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DryShips Shipping Global Profits

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DryShips is up over 400% since starting the year trading around $18.00.

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"Concluding some terms with a couple of steel firms
When they left fully loaded for Cleveland
And later that night when the ship's bell rang
Could it be the north wind they'd been feelin'?"
-Wreck Of The Edmund Fitzgerald (Gordon Lightfoot
)


I really hope "The Lone Wolf" Prof. Macke is reading this today. I know I got in his head with this song early last week and the beautiful weekend we had here in the Northeast was probably the perfect tonic to erase it from his short-term memory bank. Truth be told, it happens to be a great song - I mean how many tunes do you know that contain and are able to rhyme the words Cleveland, Wisconsin and "Gitche Gumee"?

Dry-bulk shipping has been around for a long time and at one point, the Edmund Fitzgerald was the largest ship on The Great Lakes. Released in August 1976, Wreck Of The Edmund Fitzgerald may have signaled the pop culture zenith of dry bulk shippers but in today's world the industry has never been stronger.

DryShips (DRYS), according to its website, is "a global shipping transportation company specializing in the transportation of dry bulk cargoes. Its vessels are able to trade worldwide in a multitude of trade routes carrying a wide range of cargoes for a number of industries". The Street has liked the story in a rather large way this year. DRYS is up over 400% since starting the year trading around $18.00. After a move of that magnitude it would be logical to think that things at DRYS are a tad rich on a valuation basis. But upon further review, valuations aren't all that frothy.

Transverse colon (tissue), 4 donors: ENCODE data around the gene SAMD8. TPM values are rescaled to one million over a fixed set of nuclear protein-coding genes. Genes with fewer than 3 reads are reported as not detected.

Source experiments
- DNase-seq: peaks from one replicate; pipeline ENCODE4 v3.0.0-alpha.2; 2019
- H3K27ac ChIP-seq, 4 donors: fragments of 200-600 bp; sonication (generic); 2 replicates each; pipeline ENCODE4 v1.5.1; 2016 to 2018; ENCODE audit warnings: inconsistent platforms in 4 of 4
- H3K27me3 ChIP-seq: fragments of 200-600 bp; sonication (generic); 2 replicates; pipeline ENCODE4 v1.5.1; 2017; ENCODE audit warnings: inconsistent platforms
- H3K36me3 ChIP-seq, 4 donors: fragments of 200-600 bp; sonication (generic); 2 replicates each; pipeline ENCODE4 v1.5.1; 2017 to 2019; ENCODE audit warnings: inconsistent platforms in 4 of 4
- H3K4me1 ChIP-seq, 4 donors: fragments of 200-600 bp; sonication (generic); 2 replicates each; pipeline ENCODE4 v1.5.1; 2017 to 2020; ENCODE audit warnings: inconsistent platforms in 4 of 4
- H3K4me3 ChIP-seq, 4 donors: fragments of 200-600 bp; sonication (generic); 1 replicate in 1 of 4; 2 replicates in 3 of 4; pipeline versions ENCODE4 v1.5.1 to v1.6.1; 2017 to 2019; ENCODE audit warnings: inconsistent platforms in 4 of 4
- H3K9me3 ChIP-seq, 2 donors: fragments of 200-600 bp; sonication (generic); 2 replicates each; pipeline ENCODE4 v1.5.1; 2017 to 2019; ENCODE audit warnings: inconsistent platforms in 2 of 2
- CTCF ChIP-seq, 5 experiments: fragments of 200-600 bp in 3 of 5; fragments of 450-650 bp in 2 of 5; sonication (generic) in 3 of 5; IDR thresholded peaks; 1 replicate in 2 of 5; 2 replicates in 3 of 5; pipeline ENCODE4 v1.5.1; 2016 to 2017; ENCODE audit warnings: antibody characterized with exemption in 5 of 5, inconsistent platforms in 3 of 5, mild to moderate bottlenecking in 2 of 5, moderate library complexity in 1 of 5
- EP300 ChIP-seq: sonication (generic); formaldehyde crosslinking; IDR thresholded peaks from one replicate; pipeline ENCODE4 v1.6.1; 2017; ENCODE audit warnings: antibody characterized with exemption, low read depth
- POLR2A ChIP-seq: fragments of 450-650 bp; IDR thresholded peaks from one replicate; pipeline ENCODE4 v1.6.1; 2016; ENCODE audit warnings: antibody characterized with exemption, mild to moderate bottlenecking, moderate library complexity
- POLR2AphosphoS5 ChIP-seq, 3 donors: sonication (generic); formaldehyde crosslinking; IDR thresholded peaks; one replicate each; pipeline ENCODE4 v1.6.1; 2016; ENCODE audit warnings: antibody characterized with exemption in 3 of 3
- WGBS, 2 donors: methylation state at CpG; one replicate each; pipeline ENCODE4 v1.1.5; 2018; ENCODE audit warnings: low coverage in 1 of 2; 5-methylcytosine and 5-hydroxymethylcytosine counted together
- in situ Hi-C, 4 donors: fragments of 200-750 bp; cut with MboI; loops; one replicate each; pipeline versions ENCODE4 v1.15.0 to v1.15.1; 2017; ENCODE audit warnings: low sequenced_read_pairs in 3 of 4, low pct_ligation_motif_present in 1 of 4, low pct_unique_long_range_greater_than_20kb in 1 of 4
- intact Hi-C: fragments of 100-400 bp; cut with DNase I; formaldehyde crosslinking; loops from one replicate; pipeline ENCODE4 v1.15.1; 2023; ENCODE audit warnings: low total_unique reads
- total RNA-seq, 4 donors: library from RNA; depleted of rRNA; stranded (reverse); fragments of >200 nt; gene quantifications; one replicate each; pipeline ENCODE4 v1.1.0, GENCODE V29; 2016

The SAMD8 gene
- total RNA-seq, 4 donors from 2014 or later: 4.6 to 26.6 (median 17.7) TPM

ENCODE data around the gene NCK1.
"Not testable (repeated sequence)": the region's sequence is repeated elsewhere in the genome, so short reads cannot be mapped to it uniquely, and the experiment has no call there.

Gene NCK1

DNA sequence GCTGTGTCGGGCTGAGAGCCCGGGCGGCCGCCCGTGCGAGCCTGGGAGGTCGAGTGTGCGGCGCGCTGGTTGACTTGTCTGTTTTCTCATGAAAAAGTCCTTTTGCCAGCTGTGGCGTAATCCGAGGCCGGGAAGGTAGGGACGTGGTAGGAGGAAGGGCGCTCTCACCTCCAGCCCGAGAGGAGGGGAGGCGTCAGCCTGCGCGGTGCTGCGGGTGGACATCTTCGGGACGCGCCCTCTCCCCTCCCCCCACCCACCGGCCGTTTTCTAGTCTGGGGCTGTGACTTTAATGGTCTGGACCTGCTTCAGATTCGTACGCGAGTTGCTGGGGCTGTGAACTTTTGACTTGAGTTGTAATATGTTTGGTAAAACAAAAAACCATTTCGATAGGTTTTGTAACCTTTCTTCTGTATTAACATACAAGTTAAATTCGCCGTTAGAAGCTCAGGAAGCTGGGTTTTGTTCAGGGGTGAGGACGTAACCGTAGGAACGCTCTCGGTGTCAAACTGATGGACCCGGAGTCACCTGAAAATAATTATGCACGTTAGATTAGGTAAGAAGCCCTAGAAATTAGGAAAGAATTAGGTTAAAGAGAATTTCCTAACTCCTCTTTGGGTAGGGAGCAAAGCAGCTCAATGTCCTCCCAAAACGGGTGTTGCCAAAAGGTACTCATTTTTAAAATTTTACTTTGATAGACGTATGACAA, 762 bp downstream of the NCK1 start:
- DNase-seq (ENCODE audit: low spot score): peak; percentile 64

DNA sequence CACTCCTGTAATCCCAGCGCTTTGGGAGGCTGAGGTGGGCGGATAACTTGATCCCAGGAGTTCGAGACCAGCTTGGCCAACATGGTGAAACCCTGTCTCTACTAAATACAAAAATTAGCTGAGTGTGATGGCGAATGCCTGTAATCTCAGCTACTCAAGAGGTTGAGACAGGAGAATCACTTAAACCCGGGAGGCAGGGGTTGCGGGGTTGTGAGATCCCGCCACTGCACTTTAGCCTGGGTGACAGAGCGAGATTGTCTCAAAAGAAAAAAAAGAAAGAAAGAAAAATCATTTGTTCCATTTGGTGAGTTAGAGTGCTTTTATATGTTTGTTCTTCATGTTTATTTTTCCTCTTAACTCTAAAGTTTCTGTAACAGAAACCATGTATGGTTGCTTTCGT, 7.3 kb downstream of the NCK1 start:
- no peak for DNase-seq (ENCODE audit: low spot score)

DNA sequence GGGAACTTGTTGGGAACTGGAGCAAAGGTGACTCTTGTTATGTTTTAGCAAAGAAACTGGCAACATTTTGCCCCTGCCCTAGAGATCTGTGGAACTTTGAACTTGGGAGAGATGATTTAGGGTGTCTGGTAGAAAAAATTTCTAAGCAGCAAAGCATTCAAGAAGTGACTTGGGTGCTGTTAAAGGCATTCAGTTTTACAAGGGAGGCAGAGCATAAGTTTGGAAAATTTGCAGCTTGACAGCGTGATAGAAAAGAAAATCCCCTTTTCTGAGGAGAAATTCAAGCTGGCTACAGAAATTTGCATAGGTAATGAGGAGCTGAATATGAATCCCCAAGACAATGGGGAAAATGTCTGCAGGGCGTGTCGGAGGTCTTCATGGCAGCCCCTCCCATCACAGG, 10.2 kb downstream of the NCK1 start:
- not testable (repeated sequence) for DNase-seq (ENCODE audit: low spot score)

As a matter of fact, at 14.75 times trailing and 8.70 times forward earnings, DryShips is actually cheaper than Excel Maritime Carriers (EXM), which trades around 21.50 times trailing and 11.50 times forward earnings and Diana Shipping (DSX), which trades at 19 times and 12 times respectively.

Of course demand out of China has been a huge driver for the resurgence of the industry. For the first time this year, for example, China has become a net importer of coal. But China is not the only story. The infrastructure build out in India has been historic as well and its appetite for steel and concrete shows no signs of slowing. Demand in India is so great that some industry experts predict that port capacity must increase by 130%.

Working in favor of DryShips, according to its CEO George Economou, is that 98% of the firm's fleet prices next year will be left unfixed. In the current conditions and foreseeable future, for that matter, spot rates have been running higher than fixed rates. As a matter of fact, Jefferies just raised its price target to $100 from $80 in part based on that pricing structure.

Now with DRYS up about 32% since September 17 alone, I think we are in the "froth" stage of trading and I am looking for a pullback. But the macro story for DryShips is very much intact. The Edmund Fitzgerald was hauling 26,000 tons of iron ore and 30 years later not much has changed in terms of products being shipped. But what has changed is the global story - so we can add ports in India, China and Australia to go along with Gordon's Cleveland.
No positions in stocks mentioned.

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